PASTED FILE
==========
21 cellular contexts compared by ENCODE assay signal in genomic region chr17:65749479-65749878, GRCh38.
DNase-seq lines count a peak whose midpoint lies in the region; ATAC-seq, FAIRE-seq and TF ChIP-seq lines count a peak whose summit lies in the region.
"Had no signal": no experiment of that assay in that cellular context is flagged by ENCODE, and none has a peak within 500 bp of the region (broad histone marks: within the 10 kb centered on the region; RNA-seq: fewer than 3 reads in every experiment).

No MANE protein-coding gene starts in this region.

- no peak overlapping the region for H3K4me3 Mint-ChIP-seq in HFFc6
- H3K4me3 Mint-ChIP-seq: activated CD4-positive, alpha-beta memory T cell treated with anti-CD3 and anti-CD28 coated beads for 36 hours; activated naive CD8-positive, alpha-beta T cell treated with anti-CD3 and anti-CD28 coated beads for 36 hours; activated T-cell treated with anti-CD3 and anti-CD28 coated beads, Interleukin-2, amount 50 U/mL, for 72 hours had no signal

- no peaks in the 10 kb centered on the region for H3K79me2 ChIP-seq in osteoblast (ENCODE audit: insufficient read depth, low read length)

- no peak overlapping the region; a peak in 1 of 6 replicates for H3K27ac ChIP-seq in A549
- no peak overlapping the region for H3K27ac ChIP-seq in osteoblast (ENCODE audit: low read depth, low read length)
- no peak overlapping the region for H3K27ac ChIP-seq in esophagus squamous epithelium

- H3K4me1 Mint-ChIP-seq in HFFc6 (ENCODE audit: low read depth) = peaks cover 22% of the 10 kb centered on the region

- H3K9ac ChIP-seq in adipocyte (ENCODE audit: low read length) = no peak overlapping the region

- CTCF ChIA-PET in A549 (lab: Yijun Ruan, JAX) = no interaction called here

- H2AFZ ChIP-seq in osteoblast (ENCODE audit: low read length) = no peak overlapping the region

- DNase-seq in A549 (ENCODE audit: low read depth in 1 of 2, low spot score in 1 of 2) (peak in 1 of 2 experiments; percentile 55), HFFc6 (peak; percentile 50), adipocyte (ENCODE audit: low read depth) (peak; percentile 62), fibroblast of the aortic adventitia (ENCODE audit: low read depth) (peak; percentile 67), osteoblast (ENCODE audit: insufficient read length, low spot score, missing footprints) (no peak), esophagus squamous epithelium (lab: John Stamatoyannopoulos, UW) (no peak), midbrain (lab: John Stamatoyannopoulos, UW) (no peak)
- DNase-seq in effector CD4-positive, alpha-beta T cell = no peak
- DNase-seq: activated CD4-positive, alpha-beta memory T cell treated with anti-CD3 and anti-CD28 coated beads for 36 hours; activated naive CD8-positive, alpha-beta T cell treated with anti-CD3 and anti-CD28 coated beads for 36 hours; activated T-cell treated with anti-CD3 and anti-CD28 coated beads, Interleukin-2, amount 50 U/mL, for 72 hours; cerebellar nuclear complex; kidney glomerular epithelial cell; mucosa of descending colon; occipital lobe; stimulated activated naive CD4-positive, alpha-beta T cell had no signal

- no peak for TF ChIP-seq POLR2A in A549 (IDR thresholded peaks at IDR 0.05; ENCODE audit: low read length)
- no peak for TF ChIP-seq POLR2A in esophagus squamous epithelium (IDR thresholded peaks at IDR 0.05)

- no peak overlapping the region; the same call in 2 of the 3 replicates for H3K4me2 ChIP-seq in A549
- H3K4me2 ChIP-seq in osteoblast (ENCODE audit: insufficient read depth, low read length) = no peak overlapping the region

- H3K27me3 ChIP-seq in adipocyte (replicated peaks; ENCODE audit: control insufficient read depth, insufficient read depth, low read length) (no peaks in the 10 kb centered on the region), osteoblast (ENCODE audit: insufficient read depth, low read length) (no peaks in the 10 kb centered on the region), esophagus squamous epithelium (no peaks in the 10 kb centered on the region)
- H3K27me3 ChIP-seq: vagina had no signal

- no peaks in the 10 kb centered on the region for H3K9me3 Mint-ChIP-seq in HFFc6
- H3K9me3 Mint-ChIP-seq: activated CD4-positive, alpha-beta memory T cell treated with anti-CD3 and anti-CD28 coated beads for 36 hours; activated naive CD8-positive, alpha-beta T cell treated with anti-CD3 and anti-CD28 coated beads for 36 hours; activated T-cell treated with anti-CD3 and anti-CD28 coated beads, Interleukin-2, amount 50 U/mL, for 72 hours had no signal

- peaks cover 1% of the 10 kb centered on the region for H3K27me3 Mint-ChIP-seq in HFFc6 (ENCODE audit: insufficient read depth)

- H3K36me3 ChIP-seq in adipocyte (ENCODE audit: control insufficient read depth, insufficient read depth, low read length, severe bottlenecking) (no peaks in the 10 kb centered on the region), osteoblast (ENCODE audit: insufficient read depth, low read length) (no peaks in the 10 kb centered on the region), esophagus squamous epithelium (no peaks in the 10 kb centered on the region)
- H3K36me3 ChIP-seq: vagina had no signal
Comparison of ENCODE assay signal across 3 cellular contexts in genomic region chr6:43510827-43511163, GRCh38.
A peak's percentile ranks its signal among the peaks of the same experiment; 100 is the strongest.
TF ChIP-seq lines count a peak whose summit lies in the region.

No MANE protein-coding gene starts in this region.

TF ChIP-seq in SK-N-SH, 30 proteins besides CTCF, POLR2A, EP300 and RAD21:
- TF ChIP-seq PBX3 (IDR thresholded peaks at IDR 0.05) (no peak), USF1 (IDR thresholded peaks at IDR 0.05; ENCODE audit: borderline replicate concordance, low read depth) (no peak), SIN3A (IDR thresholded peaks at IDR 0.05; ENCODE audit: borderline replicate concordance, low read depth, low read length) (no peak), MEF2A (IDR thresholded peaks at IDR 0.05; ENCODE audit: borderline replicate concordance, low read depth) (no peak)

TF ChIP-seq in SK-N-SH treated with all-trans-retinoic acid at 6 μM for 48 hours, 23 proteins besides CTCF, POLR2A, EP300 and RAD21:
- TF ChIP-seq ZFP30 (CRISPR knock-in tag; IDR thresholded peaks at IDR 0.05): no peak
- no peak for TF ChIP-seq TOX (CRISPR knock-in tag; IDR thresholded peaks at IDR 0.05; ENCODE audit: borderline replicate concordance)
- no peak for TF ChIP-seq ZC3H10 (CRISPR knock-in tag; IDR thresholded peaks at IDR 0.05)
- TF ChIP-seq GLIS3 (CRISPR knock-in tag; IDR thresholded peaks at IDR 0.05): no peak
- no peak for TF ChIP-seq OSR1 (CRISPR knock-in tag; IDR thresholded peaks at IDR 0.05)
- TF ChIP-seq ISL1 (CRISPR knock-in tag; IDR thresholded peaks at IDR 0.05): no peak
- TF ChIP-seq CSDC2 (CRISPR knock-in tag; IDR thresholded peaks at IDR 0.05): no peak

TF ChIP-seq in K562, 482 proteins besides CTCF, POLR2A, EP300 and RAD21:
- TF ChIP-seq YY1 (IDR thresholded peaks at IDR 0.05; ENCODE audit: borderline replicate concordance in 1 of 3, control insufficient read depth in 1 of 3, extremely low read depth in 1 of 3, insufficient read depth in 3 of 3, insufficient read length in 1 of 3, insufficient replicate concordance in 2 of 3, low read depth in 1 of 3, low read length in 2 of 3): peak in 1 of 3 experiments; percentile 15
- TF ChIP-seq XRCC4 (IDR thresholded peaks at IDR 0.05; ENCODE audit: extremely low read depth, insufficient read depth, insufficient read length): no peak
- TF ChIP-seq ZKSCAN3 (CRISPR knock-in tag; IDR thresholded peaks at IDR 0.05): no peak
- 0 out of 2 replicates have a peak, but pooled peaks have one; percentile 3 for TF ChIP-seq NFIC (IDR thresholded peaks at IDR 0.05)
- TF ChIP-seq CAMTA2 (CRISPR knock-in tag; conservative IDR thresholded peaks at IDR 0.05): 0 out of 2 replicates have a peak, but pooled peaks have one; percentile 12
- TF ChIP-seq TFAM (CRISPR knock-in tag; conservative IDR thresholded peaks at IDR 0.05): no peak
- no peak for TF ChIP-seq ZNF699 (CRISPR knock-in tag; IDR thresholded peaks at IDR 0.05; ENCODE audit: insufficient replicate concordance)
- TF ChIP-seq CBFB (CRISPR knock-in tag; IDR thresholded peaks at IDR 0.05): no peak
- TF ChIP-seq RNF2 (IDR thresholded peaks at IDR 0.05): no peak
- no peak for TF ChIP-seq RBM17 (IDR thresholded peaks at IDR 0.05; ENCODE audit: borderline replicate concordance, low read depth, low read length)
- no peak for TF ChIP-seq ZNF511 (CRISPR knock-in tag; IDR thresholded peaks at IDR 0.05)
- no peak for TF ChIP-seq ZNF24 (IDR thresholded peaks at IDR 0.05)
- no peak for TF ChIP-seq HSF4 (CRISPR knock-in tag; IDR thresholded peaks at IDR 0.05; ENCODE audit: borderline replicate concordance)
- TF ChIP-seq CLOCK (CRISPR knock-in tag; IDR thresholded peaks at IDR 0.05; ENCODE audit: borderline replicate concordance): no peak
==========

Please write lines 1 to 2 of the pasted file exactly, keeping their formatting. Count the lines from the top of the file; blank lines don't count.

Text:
21 cellular contexts compared by ENCODE assay signal in genomic region chr17:65749479-65749878, GRCh38.
DNase-seq lines count a peak whose midpoint lies in the region; ATAC-seq, FAIRE-seq and TF ChIP-seq lines count a peak whose summit lies in the region.